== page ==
700 hPa  0.997  4.68 × 10^{−1}  −0.197  0.889 
500 hPa  1.006  5.77 × 10^{−1}  −0.206  0.844 

Wind Speed 
Surface  0.638  2.54 × 10^{−1}  0.375  1 
850 hPa  2.314  3.99 × 10^{−2}  0.473  0.948 
700 hPa  3.010  2.83 × 10^{−2}  0.456  0.897 
500 hPa  3.722  4.77 × 10^{−2}  0.408  0.843 
[10] For the period 1991 to 2011, positive trends exist for MAC in the u wind, and increase with height. The only significant trends are those at 700 hPa and 500 hPa which are the greatest trends of 6.1 and 7.6 cm/s/year respectively. The trends in the v component are all negative, however the only significant trend is at the surface which is −3.8 cm/s/year. On average, v is negative, so a negative trend in the v component implies a strengthening of the northerlies. Put together, these result in overall positive trends for the wind speed, with the only insignificant trend being at 850 hPa. The surface wind speed shows an increase in magnitude of approximately 3 cm/s/year, with the trends at 700 hPa and 500 hPa increasing to 5.1 and 7.3 cm/s/year respectively.
[11] The correlation coefficient of the winds with SAM indicate positive correlations of between 0.43 and 0.52 for the u component, and weaker negative correlations of between −0.22 and −0.39 for the v component. This yields correlations with SAM of between 0.43 and 0.5 for the wind speed over the 4 levels. Correlation coefficients between the surface wind and upper level wind are all large. For the wind speed, the size of the correlations are between about 0.72 and 0.85, and decrease with height.
[12] These results agree very well with those presented by Young et al. [2011] for the trend in surface wind speed in the area around Macquarie Island, who find a trend of between 2–3 cm/s/year over the past two decades. Young et al. [2011] also note a correlation between SAM and significant wave height of up to 0.4 over large areas of the Southern Ocean.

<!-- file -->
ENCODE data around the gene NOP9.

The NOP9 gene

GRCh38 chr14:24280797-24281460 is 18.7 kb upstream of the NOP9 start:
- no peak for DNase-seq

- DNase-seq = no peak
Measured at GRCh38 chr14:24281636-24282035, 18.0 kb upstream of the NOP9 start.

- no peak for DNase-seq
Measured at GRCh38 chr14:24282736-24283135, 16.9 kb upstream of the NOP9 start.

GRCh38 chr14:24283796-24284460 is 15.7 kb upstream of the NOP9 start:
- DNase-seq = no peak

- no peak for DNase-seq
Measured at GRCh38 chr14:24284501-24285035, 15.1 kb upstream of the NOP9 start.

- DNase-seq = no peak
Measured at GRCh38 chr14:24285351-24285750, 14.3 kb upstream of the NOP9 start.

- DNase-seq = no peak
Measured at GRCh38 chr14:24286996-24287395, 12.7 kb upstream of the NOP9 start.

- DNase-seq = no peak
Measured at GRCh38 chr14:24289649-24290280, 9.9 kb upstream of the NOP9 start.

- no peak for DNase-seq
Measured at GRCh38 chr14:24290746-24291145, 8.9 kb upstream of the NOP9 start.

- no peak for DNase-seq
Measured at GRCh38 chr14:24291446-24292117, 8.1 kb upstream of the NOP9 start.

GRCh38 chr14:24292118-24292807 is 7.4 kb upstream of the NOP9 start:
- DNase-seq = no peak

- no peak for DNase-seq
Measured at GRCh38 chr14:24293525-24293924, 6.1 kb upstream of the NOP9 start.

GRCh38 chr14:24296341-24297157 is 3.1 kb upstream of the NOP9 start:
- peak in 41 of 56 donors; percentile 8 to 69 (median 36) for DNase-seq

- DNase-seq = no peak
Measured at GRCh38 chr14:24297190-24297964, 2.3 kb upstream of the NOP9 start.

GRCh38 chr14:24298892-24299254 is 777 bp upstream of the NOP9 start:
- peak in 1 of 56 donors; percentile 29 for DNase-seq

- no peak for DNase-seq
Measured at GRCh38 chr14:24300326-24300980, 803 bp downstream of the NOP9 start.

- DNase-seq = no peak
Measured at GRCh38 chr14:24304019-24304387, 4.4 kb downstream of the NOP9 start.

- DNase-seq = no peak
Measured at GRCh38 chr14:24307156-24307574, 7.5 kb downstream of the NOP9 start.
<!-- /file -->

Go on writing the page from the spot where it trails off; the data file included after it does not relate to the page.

[13] The same analysis was performed on the ERA data set, with the results shown in Table 2, for the period 1991 to 2010, in order to compare to the MAC data set over a similar time period. In general, ERA reproduces similar trends to MAC, with slightly lower magnitudes, however none of the trends in the u and vwind components are significant. The trend in the surface wind speed for ERA is insignificant with a pvalue of 0.85, hence one can not even infer the sign of the trend. The size of the trends for 850 hPa to 500 hPa wind speed are similar to MAC, however only the 850 hPa and 700 hPa trends are significant. ERA produces similar correlations between the winds and SAM, having similar values foru, v winds, and wind speed to those found in MAC. The correlations between the surface wind and upper level winds are higher in ERA than the ones in MAC, approximately equal to or greater than 0.9, and show the same pattern of decreasing with height.
[14] Both the MAC and ERA data sets extend back earlier than 1991, so the same statistics were calculated again using the full time periods in order to assess the longer term trends in each individual data set. Table 3 presents the trends and correlation coefficients for MAC for the period 1973 to 2011, a total of 39 years. Again, note that the continuous record of surface wind measurements is from 1987 to 2011, and hence represents a shorter time series. The only significant trend in the u and v components is for the surface v wind. Here we find a trend of −5.9 cm/s/year, which again implies the surface wind is becoming more northerly. The wind speed trends at the surface and 850 hPa are significant, and the trend at 850 hPa actually changes sign with the additional 18 years data. The surface trend shows an increase in magnitude and maintains the same sign with the addition of 4 extra years of data, resulting in a surface wind speed trend of 4.2 cm/s/year.